The liability for contamination is dependent upon the evidence prudently gathered and documented in the custody transfer process. At load port, million-dollar samples are ones at the manifold and first foot samples. This is not to undermine the importance of other samples such as ship’s samples upon completion of loading, shoreline samples and shore tank samples.

1. As a general guide, a manifold sample shall be obtained at commencement of loading and thereafter at certain intervals to obtain a representation of what was the cargo in the shoreline and in the shore tank. The period over which such sample is taken should last till line displacement is completed and the cargo from the shore tank has reached the vessel. Where the shoreline is very short, it may be a matter of 10 minutes, but in other cases, it may take longer (say an hour or more).
2. First foot samples: loading shall be restricted to no more than a pair of tanks upon commencement. The samples should be tested at least for the most sensitive parameters before loading is continued in the remaining tanks. If the terminal insists on continuous loading without testing of samples, the ship’s master should take instructions from owners.

Gard has published a number of updates on preventing losses from liquid cargo contamination. We refer to our recommendation on cargo sampling and contamination by cargo vapours. Below you can find the recommendations from our correspondents for ports in the Black Sea.

Tank cleaning is often the prerogative of shipowners. The extent of tank preparation needed depends on the last cargoes and the proposed cargo. HM 50 provides a useful standard guide in this respect. Very often ships use Shell guide 2018 in their tank preparations. It should, however, be noted that Shell guide 2018 is aimed at Shell’s owned and time-chartered fleet.
Cleaning and draining of the vessel’s cargo pipelines are as important as that of the tank.
Hydrocarbon level in ullage space must be carefully checked by the crew, especially when loading gasoil after naphtha or gasoline cargoes.
Proper physical and vapour segregation must be done when loading cargoes with incompatible flash points. It is advisable that owners instruct the Master to provide charterers, shippers and terminal authorities with an official letter clearly specifying that loading is to be commenced into one pair of tanks in accordance with the recommendations from the *American Petroleum Institute (API) with due adherence to first foot sampling, as specified in the Manual of Petroleum Measurement Standards, Chapter 17.8, Guidelines for Pre-loading Inspection of Marine Vessel Cargo Tanks, Second Edition, 2015. The master should issue a letter to this effect clearly stating that if the first foot analysis is off-spec, the results should immediately be brought to the attention of the Master/shipowner.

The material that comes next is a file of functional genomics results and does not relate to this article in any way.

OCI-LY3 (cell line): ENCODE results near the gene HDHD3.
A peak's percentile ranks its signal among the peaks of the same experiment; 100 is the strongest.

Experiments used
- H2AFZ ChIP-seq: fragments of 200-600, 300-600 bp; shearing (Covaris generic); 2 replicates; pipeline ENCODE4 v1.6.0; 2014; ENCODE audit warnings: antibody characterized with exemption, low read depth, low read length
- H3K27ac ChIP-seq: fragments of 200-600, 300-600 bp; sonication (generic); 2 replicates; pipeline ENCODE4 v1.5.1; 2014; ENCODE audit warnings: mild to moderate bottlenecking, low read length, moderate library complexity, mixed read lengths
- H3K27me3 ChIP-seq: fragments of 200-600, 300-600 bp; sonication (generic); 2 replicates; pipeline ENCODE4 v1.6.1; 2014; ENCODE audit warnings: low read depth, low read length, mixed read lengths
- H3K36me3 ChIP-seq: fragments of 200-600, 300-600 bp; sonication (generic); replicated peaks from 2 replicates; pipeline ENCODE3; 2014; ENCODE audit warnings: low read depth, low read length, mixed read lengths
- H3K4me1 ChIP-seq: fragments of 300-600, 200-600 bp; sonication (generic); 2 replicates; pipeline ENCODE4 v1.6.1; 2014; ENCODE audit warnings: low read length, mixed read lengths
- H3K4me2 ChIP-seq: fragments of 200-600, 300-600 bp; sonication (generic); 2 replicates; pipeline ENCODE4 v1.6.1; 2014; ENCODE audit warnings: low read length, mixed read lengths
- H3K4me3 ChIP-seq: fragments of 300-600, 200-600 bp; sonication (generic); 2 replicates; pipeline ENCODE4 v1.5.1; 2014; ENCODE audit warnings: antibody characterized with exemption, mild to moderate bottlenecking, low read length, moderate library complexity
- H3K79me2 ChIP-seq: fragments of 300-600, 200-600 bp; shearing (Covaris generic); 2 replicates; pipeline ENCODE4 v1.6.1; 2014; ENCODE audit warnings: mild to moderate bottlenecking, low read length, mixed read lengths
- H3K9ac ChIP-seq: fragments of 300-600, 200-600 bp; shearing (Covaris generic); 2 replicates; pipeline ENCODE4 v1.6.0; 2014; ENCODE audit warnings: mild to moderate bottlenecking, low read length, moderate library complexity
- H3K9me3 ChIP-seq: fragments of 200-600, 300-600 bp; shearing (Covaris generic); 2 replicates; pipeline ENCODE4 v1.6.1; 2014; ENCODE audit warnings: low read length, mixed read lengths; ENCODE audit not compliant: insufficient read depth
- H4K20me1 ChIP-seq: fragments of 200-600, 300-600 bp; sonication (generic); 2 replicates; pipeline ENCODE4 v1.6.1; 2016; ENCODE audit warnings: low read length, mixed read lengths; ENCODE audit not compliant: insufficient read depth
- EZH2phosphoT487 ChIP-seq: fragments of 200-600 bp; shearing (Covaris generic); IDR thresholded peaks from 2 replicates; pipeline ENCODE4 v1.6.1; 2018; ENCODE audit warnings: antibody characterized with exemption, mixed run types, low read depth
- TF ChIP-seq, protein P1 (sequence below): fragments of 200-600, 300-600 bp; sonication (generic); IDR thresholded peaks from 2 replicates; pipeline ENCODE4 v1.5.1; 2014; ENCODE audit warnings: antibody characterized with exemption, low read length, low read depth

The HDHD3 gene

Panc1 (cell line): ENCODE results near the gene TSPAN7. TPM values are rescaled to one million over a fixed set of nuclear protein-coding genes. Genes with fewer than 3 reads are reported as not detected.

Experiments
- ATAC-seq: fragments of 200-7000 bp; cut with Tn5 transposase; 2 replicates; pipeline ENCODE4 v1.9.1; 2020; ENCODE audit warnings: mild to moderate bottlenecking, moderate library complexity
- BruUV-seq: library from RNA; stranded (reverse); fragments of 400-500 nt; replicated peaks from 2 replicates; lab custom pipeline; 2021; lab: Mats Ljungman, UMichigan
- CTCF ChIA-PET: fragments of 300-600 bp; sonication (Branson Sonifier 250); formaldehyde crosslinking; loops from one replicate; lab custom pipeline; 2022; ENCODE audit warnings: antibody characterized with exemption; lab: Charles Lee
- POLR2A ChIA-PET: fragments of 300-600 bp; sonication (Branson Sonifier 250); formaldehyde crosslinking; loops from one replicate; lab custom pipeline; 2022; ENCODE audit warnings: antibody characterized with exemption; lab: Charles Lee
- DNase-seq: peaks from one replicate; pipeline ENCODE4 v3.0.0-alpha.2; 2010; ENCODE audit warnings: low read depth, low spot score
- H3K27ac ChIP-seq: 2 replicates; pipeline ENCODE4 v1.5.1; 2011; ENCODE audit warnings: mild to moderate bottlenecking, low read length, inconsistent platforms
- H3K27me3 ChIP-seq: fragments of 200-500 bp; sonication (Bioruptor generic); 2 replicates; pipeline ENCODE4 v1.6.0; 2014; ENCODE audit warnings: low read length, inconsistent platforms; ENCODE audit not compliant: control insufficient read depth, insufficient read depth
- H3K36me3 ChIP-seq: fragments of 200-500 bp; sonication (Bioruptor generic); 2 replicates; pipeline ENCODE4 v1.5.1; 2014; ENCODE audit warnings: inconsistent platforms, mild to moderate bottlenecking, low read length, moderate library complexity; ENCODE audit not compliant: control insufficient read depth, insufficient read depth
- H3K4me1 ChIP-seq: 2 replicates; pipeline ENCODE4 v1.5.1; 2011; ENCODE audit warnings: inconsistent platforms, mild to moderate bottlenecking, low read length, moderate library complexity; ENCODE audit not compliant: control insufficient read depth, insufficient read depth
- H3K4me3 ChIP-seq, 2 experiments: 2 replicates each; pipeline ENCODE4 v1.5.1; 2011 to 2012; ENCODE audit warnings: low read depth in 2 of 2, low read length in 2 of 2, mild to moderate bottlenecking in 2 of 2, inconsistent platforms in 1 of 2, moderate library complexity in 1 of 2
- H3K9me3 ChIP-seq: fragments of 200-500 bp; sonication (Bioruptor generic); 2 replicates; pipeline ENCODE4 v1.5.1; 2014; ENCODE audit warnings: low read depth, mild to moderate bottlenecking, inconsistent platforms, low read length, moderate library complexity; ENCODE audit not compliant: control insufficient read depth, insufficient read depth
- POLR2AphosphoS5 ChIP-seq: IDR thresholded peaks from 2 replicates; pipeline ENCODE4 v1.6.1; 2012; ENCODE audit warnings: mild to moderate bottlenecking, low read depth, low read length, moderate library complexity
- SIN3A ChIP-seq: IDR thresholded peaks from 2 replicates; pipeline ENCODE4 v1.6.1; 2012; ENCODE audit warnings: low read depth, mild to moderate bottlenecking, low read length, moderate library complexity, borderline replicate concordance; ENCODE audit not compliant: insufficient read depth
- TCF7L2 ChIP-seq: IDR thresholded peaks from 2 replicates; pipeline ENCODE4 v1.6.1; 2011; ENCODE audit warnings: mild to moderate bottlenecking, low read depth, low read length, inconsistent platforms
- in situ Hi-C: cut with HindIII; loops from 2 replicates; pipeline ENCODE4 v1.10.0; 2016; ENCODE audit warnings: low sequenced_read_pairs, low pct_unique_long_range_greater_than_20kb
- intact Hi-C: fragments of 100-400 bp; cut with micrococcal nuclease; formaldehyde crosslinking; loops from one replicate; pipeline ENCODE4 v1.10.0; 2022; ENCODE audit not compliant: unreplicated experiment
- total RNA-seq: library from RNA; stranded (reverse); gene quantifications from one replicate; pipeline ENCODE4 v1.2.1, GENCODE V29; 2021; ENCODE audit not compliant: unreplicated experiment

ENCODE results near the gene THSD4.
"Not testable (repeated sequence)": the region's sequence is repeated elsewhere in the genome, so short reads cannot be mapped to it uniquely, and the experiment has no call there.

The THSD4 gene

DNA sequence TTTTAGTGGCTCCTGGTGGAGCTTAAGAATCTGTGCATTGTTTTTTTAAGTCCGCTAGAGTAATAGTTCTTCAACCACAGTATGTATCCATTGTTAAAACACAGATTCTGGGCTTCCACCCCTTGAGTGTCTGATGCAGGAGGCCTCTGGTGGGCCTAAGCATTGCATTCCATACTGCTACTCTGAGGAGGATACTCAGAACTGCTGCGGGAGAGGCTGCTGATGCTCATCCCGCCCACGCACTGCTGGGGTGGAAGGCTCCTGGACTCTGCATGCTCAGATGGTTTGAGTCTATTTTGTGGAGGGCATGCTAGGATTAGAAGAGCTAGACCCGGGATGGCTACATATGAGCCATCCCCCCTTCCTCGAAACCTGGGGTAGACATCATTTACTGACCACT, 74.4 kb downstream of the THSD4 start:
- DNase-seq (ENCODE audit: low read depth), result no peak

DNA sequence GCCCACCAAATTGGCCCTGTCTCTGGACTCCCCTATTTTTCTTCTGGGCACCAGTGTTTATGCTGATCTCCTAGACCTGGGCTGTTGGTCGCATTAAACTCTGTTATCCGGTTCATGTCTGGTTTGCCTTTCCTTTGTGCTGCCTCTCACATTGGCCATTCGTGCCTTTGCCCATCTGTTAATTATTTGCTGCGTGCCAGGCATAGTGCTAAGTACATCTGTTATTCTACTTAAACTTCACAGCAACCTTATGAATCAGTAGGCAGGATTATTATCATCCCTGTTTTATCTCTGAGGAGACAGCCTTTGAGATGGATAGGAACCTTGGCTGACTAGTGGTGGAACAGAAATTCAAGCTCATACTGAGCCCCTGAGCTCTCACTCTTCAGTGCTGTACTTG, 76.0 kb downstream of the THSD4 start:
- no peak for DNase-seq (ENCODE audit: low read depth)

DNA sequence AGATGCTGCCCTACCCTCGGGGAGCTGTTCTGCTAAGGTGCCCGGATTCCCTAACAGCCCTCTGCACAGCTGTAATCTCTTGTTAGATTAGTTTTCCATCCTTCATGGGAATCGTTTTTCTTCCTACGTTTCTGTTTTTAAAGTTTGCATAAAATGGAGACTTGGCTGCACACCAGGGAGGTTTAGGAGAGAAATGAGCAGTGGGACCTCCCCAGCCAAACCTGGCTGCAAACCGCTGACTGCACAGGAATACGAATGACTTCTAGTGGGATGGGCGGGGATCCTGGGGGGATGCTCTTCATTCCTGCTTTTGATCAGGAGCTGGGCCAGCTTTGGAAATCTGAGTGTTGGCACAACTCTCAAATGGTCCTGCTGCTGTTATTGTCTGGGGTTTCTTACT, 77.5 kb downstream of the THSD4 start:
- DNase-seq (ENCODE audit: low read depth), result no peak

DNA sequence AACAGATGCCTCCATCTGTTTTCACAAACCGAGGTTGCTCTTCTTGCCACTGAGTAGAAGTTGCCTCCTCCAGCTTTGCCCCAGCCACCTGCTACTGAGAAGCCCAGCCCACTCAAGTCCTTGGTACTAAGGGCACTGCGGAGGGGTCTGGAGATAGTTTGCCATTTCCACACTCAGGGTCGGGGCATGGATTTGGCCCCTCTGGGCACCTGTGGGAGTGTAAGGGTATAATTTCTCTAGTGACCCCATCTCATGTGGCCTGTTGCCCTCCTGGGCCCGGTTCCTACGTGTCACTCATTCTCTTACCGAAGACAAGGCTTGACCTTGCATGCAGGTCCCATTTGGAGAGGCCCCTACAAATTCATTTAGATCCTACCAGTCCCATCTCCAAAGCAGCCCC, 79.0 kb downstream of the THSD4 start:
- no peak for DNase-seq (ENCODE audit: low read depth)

We would like to thank our correspondents, Novorissiysk Insurance Company Nostra Ltd., for their advice on the loading of light oil products at the Russian Black Sea ports of Novorossiysk, Taman and Tuapse.

*API (American Petroleum Institute) recommendations regarding first foot samples:

If a first-foot sample is required, it should be taken when approximately 0.3 m (1 ft) of cargo has been loaded into the tank. A sample is then drawn from the tank. The sample should be examined or tested to determine conformity with cargo specifications. If the sample indicates potential contamination, no additional cargo shall be loaded into the tank until the problem is resolved.
Source: Gard (http://www.gard.no/web/updates/content/30086927/the-importance-of-manifold-and-first-foot-samples-at-load-ports)